Whether it is The Adults with Incapacity (Scotland) Act 2000 or The Mental Capacity Act 2005, the message is still the same for circumstances where you suspect a client does not have full mental capacity to make a decision about their financial future.
As advisers typically deal with people over 55 and well into later life, the mental health issues that often accompany age will present themselves from time to time. This can be an emotionally and technically challenging part of the role.
Most of the principles laid out are common sense and already part of good advice. There is a need to assume the client has capacity unless proven otherwise. Worthy of discussion is principle 4 from The Mental Capacity Act 2005. In deciding whether the client is unable to make a decision, the following four factors should be considered:
- Does the client understand the information relevant to the decision?
- Can the client retain the information?
- Can the client use or weigh up the information as part of the process of making the decision?
- Can the client communicate their decision (whether by talking, sign language, or any other means)?
In the rush to get an unequivocal response it is important you do not just ask yes/no questions. The legislation specifically cites that as bad practice. You need to ask the client more open questions and ask them to replay information back to you. Check they understand a few minutes after the discussion and ask the same questions in a different way to check the response is consistent.
Part of your job is also to assess whether the client is under any undue pressure from other people. For this reason, your assessment should be done without others present. This might seem unusual but, at this stage, you are simply assessing with the presumption the client does have capacity. Bringing in others is something you would do once a lack of capacity has been established. The Law Society’s recent guidance on this matter is particularly clear.
After this, your job is to refer on where appropriate. It is the responsibility of the medical profession to conduct full assessments and certify whether a client has full mental capacity or not.
Another point often missed is the need for attorneys to try and help clients make their own decisions where possible. This is because in many situations, particularly those relating to old age, capacity is something likely to come and go and so it is almost impossible to establish when it exists and when it does not. For that reason it is best for the attorney to deal with you with the client present. Clearly there are occasions where this is not appropriate: many clients will have granted the power specifically because they do not want to get involved.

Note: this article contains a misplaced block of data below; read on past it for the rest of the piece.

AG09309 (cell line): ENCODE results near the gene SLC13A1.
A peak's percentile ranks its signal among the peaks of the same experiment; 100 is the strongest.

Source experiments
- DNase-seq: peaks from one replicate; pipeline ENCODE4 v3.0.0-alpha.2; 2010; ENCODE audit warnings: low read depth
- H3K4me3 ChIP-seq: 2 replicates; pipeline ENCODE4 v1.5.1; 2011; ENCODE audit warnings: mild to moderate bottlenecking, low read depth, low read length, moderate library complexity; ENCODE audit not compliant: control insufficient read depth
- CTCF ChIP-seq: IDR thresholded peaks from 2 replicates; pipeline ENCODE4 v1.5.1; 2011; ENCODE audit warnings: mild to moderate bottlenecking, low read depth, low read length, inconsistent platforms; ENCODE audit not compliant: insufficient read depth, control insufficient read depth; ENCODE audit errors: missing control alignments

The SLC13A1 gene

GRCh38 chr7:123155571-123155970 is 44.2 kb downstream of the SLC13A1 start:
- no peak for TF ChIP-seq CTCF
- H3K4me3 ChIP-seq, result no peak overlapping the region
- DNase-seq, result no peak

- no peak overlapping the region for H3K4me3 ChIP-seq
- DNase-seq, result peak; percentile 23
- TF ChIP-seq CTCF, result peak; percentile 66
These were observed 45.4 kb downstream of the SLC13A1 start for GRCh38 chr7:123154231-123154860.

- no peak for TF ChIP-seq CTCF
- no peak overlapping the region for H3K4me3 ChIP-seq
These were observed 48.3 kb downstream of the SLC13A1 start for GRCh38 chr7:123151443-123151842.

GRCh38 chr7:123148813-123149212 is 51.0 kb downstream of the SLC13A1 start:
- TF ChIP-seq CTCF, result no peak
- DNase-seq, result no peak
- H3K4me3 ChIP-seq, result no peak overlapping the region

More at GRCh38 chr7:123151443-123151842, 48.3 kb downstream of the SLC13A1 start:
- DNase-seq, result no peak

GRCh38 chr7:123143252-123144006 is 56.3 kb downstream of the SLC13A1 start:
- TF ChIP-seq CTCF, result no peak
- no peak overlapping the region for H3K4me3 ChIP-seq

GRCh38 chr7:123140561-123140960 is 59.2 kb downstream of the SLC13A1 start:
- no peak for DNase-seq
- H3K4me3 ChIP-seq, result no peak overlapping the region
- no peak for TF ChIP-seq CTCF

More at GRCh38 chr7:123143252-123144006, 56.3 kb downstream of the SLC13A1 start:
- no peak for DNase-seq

Where no power of attorney exists and a client has lost mental capacity, the Court of Protection can appoint a deputy to protect their interests in a similar way. The deputy appointed could be a family member or friend of the client. In the absence of a suitable person, the court will appoint a professional deputy, usually a solicitor. There is much more supervision, due diligence and involvement of the court with a deputy when compared with an attorney. You should request to see the terms of the court order that has been issued in appointing the deputy to see what level of supervision is involved and to check your advice is in line with the powers the deputy has been allowed.
If at any point you feel the instructions given by the attorney or deputy are not in your client’s best interests, or you suspect there is a conflict of interests or undue influence, you can refuse to proceed with the advice. You should explain the course of action would not be in the best interests of the client and why, and try to gain agreement on a more favourable outcome. If this is not achieved and you believe your client is being seriously financially disadvantaged you can inform the Court of Protection. The court will then decide the best course of action.
All this is a considerable responsibility for an adviser. However, demonstrating an ability to act with this level of social concern and responsibility is at the very heart of professionalism.
Phil Young is managing director at Threesixty